For the study, researchers used data on 4,000 adults from a nationwide health and nutrition survey conducted in 2017 and 2018 to determine the impact of fast food consumption on fatty liver disease.

A Swedish study previously produced similar findings. For this project, healthy volunteers were asked to eat fast food at least twice a day and reduce their physical activity levels to less than 5,000 daily steps.

Within four weeks, the volunteers had gained an average of 14 pounds, with one participant gaining as much as 26.5 pounds. Blood samples showed that the levels of certain liver enzymes that indicate liver damage had increased in just one week. By the end of the month, those levels were four times higher than they were at the start of the experiment. Some volunteers' enzymes levels got so high that they indicated liver damage; one even developed symptoms of fatty liver disease. 

A 2021 study of college students in Jordan found different results. Fast food consumption could not be directly linked to increased levels of liver enzymes, but eating fast food and drinking soda was associated with increasing body weight – behaviors known to have long-term, adverse effects on the liver.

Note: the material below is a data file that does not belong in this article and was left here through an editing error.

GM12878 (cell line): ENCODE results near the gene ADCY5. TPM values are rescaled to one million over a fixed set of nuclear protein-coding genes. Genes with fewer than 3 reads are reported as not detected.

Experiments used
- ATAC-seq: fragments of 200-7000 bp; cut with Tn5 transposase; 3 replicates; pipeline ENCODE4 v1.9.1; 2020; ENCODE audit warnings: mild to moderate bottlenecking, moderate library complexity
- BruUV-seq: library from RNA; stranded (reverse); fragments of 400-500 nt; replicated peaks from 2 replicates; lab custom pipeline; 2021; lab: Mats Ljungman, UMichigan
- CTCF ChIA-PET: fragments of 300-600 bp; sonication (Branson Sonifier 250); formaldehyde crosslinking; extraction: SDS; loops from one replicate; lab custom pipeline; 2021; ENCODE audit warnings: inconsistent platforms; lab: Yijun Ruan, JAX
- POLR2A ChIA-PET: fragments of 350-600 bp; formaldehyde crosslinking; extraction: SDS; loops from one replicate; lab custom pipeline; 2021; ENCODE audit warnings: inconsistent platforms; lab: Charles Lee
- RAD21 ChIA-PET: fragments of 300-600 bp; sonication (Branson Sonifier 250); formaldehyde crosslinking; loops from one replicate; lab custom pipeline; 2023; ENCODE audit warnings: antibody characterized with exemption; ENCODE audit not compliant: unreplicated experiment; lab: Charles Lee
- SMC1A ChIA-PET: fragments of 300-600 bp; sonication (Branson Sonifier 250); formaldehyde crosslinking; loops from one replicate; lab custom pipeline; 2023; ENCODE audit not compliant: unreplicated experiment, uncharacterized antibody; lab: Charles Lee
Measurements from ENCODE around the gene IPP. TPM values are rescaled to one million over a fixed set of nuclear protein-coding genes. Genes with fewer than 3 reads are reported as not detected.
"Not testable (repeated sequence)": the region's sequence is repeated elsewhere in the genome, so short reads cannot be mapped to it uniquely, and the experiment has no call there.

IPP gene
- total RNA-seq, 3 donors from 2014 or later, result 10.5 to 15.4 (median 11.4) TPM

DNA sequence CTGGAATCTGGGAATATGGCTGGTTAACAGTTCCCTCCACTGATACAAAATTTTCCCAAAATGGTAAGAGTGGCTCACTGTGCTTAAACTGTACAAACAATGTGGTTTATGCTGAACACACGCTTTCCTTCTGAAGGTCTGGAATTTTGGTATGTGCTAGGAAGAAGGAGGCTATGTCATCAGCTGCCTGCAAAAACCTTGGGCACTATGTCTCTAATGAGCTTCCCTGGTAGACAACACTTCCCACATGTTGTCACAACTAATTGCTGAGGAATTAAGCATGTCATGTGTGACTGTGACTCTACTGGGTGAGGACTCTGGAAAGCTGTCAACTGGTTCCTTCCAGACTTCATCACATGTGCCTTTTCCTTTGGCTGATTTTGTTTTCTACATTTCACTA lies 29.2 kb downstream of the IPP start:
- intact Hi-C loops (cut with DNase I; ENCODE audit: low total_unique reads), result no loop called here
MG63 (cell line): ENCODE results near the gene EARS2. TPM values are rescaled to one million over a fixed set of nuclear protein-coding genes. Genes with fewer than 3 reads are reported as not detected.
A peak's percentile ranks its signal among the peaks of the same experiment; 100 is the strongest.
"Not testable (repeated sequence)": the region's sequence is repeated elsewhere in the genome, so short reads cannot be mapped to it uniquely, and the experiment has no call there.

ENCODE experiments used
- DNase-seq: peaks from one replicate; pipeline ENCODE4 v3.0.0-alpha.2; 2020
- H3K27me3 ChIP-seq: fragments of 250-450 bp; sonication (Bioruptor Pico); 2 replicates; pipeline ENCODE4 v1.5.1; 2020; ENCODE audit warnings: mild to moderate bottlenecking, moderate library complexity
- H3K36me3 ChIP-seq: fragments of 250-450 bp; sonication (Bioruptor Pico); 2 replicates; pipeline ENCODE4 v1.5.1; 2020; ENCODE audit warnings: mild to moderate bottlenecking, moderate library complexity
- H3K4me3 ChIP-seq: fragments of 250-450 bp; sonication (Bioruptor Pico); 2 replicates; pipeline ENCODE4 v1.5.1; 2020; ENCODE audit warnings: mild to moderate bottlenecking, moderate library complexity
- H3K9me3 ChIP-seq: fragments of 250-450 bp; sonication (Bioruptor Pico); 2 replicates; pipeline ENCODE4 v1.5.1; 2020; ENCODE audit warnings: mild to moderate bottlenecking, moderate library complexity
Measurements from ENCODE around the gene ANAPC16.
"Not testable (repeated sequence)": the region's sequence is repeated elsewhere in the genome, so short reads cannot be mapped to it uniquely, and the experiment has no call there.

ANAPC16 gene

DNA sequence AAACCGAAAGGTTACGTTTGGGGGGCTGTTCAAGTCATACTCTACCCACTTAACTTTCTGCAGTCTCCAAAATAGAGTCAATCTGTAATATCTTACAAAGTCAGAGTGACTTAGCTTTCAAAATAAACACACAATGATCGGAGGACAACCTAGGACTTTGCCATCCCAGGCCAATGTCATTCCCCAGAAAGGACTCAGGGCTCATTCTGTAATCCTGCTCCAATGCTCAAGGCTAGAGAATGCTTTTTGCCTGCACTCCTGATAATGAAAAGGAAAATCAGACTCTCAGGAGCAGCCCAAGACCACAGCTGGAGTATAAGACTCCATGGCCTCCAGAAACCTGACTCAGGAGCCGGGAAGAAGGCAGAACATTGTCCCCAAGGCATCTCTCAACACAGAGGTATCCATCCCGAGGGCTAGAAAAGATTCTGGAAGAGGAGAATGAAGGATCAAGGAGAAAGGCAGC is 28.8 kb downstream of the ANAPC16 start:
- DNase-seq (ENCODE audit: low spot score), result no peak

How to treat liver disease

Nonalcoholic fatty liver disease doesn't always cause symptoms; some people can live with it for the rest of their lives without complications. 

For about 2% to 5% of people with this disease, the fat deposits lead to inflammation and cell damage in the liver. This condition is known as nonalcoholic steatohepatitis, or NASH.

NASH causes pain and swelling in the upper right abdomen, where the liver is located. Some people don't experience noticeable symptoms until the liver damage has become severe, leading to cirrhosis. Though medications can help slow down the progression of cirrhosis, when the liver can no longer function properly, a liver transplant may become necessary. Fatty liver disease also increases the risk of liver cancer.

Researchers say that fast food-related liver damage can be reversed. One of the major cornerstones of treatment and prevention of NAFLD is healthy diet and exercise, including the elimination of fast food. Health care providers recommend that patients lose about 3% to 5% of their body weight. They are advised to do it gradually, dropping no more than 1 to 2 pounds per week. 

Intermittent fasting has been found to be an effective way to reverse liver damage quickly. Intermittent fasting is defined by alternating set periods of fasting with periods in which eating is permitted. Though this practice has been associated with multiple health benefits, there is still a lack of long-term data on it.

To prevent the fat deposits, doctors advise people to properly manage their weight, cholesterol, blood pressure and blood sugars bye eating a healthy diet and using medications, if necessary. The Mediterranean diet is often recommended for people with fatty liver disease because it replaces sweets and processed foods with fruits, vegetables and whole grains.